On Christian Life & Discipleship

I often find it challenging to know how to describe myself as a christian. On many occasions I have struggled to simply know where to begin. Many of the common labels are so loaded with stereotypes and stigmas that I wonder sometimes if it would be best to just replace them with new ones. Words like “christian,” “evangelical,” “catholic,” “spiritual,” “religious,” “mystic,” and so on have been heavily weighed down with all kinds of religious and cultural and even pejorative meanings that I wonder if using them creates more confusion than clarity.

And yet, I find that the simple and often original meanings of many of these labels do describe my own spiritual views and life quite well. But in order not to be misunderstood and wrongly pigeonholed, I often need to define what these labels mean to me. That said, I would currently describe myself as an evangelical-catholic-contemplative-christian-humanist. And here is my attempt to briefly explain what this somewhat ridiculous jumble of words actually means to me.

As an evangelical, my faith and hope are centred on the simple yet radical gospel (meaning “evangel”) message that Jesus Christ is Lord. I have therefore devoted myself to practically working out the personal, social, and political implications of this good news.

As a catholic, I have great appreciation for the ecumenical diversity that exists within the universal christian church, and my theology and ethics have been influenced by multiple christian traditions. I find being a member of the universal church provides significant breadth to my spiritual life.

As a contemplative, I have a special appreciation for the historic theology, practices, and traditions of christian mystics. I find contemplative teachings and resources provide significant depth to my spiritual life.

As a christian, I have chosen to be a disciple (meaning “student”) of Jesus’ teachings and example. I view this commitment as a lifelong apprenticeship that involves learning to embody his attitudes, behaviours, and character.

As a humanist, I believe that every person, by virtue of being made in the likeness of God, has inherent dignity and worth, and accordingly deserves to live with liberty and mutual-respect alongside their fellow human beings. Furthermore, I believe that Divinity and humanity are meant to coexist in profound integration, as modelled by the God-man, Jesus Christ.

Even though these brief explanations describe some of who I am, my christian spirituality is certainly not limited to these distinctives. For me these are more like significant starting points than hard boundary lines. These distinctives also overlap and interdepend as an integrated whole.  Moreover, in the words of Clark Pinnock, “I do not apologize for admitting to being on a pilgrimage in [life and] theology, as if it were in itself some kind of weakness of intelligence or character.” I am grateful that my views and life have changed over the years as I have gradually grown up. And I look forward to continued change as I move along in my pilgrimage.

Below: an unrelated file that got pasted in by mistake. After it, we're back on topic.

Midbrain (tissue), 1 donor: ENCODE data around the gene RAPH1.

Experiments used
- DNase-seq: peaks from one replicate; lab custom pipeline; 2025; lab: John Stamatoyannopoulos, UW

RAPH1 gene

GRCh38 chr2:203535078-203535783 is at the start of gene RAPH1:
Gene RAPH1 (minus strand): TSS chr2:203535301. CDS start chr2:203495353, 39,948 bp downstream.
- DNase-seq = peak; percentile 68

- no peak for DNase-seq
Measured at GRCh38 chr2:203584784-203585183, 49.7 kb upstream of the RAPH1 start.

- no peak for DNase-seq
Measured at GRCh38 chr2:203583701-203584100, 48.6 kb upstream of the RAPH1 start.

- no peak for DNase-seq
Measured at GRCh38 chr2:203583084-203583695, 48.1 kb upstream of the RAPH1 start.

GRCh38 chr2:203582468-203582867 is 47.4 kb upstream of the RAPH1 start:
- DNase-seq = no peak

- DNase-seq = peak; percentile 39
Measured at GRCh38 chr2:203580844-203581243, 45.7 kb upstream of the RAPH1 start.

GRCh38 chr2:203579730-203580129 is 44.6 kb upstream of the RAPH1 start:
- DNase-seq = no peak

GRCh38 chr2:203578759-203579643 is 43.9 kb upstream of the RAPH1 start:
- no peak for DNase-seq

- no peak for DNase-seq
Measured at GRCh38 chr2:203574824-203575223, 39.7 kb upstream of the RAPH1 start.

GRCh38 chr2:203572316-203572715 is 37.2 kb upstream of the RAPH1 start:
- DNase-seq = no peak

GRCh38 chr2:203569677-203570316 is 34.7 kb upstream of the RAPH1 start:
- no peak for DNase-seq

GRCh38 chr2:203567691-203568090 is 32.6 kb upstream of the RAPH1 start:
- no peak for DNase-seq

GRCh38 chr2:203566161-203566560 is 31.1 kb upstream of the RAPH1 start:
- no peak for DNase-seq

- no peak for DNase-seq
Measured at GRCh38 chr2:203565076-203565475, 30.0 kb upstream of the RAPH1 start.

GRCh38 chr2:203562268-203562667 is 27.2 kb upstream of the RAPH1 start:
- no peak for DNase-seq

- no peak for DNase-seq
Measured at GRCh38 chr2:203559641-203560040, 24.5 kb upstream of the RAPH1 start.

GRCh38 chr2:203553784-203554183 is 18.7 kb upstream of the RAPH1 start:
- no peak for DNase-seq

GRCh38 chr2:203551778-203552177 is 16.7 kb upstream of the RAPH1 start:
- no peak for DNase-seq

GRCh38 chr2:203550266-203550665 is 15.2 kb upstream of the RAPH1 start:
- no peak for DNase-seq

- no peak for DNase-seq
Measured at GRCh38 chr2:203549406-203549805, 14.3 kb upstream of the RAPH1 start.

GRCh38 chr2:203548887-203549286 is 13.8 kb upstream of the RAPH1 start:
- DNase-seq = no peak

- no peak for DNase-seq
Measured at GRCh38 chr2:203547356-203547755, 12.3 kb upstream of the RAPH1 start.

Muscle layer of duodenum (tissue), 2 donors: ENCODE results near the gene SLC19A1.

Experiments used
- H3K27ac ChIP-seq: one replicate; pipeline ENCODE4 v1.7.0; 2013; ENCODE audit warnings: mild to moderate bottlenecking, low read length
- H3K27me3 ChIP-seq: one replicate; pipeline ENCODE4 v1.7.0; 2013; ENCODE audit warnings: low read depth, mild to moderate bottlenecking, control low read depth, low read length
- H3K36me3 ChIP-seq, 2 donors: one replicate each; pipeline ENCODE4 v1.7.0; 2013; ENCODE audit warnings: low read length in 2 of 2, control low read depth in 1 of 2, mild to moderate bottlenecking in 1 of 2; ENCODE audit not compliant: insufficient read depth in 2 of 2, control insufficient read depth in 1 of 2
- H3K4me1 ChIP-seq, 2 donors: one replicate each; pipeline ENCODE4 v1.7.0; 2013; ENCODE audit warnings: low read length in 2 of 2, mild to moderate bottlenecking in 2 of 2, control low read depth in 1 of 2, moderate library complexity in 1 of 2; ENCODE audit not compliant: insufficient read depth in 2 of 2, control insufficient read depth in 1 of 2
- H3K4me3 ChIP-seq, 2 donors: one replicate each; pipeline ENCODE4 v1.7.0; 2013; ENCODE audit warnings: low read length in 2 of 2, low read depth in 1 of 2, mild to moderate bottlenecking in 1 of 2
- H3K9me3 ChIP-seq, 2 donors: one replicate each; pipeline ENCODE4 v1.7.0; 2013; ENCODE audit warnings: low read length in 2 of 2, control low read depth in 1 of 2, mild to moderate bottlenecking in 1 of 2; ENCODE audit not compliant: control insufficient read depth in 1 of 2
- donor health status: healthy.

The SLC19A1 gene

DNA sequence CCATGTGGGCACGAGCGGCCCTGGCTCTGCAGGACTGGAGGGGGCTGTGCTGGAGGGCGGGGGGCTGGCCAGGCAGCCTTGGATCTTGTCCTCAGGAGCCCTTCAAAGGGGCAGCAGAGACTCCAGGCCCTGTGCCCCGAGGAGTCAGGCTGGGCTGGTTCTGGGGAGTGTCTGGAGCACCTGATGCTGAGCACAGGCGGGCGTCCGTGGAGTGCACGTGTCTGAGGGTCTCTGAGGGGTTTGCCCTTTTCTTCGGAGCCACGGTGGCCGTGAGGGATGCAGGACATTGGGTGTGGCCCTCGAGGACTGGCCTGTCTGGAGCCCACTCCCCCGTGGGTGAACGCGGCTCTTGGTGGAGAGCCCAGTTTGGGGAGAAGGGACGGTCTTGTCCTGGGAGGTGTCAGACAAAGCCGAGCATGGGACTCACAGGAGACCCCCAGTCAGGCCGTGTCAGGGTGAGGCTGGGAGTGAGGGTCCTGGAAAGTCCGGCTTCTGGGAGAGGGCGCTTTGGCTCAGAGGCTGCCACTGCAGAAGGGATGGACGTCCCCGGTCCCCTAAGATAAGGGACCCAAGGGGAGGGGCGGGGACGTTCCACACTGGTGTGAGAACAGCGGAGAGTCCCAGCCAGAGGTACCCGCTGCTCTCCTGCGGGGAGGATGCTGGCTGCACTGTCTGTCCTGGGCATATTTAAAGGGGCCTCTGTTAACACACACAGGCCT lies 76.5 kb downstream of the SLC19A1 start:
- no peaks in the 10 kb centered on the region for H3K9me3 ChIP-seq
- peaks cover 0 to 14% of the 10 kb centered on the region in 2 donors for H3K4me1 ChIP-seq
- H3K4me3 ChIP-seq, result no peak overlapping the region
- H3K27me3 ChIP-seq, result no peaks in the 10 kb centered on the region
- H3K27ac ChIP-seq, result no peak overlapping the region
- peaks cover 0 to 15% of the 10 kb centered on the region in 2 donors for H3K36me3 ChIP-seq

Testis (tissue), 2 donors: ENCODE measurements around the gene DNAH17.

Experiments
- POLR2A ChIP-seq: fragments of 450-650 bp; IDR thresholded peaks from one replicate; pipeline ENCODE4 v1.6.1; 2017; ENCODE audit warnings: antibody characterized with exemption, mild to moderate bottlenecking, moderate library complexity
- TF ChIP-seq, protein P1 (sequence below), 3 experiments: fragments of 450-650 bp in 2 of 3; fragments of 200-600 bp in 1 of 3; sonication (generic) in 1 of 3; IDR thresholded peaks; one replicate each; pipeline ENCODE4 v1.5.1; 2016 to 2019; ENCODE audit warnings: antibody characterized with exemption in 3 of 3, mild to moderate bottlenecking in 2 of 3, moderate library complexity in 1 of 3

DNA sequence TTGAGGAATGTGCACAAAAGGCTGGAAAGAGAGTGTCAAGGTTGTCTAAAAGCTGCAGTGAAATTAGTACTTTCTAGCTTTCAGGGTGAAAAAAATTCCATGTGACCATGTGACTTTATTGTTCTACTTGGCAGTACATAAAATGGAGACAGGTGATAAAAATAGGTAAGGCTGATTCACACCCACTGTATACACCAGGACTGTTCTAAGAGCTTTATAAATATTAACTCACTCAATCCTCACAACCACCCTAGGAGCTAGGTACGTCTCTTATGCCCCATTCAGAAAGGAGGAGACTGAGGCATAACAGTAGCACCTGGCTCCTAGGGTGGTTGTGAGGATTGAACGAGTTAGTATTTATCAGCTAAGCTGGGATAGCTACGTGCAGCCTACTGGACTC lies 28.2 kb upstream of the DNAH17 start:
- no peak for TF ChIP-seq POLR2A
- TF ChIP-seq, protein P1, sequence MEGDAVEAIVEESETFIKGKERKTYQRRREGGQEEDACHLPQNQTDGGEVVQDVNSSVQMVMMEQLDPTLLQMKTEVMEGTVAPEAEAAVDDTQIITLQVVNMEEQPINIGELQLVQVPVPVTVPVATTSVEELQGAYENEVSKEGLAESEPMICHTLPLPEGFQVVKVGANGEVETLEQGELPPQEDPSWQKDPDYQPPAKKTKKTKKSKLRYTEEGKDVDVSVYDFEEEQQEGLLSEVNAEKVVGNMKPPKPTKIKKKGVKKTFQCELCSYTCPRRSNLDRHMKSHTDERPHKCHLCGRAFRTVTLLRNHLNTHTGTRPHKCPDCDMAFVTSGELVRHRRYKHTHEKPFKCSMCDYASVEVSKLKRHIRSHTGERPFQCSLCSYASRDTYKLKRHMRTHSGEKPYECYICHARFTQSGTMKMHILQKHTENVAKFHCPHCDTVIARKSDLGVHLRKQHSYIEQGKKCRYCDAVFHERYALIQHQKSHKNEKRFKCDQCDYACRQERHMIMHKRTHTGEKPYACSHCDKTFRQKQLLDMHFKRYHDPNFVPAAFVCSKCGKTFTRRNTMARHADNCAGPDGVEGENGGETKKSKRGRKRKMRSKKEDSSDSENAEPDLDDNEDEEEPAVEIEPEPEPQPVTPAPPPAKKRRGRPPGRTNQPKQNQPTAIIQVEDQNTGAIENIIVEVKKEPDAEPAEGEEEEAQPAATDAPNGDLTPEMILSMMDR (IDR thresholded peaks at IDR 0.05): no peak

On Christianity

One common mistake made by some Christians is to turn physical icons into idols.  Another common mistake made by some Christians is to turn abstract ideas into idols.  In both instances, limited, human-made objects are held to be more sacred than they actually are.  Yet neither physical icons or abstract ideas can fully contain God, for God is infinite and incommensurable.  Both can still serve as helpful means to God—as signs that symbolically point towards a greater reality that exists beyond themselves.  Hence, both can have a meaningful purpose and place in the spiritual life when they are recognized as means and not ends.  But whenever we make icons or ideas an end, they inevitably stunt spiritual growth due to their inherent limitations.

Letting go of limited childhood images and concepts as we mature is a very healthy and normal thing to do in life, including the spiritual life.  Meister Eckhart wisely noted that the “highest and loftiest thing that one can let go of is to let go of God for the sake of God.”  One of the greatest ironies of the spiritual life is that often it is our inadequate ideas about God that prevent us from encountering the real God.  Indeed, Eckhart’s paradoxical remark brings many important truths to the surface: Our theological concepts are not God.  Our religious traditions are not God.  Our sacred icons are not God.  Our holy Bibles are not God.  Good and helpful as all of these things may be, none of them are God.

Some people reject God altogether when what they’re really rejecting is some false god that should be let go of.  Indeed, some individuals become atheists because they rightly see the inadequacy of certain idols that have been peddled as God.  Atheists sometimes even offer perceptive theological critiques that deserve serious attention from Christians.  If only Christians would have the courage to honestly listen to such prophetic voices, they may learn that there are some unsettling but valuable truths contained in their criticisms.

Keeping the ever-present risk of idolatry in perspective is crucial.  Often we think we are defending God when what we are actually defending are our own little images and ideas of God.  When we do this, we have over-identified such objects with God to the point that they become indistinguishable from God in our hearts and minds.  A common consequence that often accompanies this unfortunate confusion is we end up thinking we are defending God against the criticisms of others when we are actually just defending ourselves.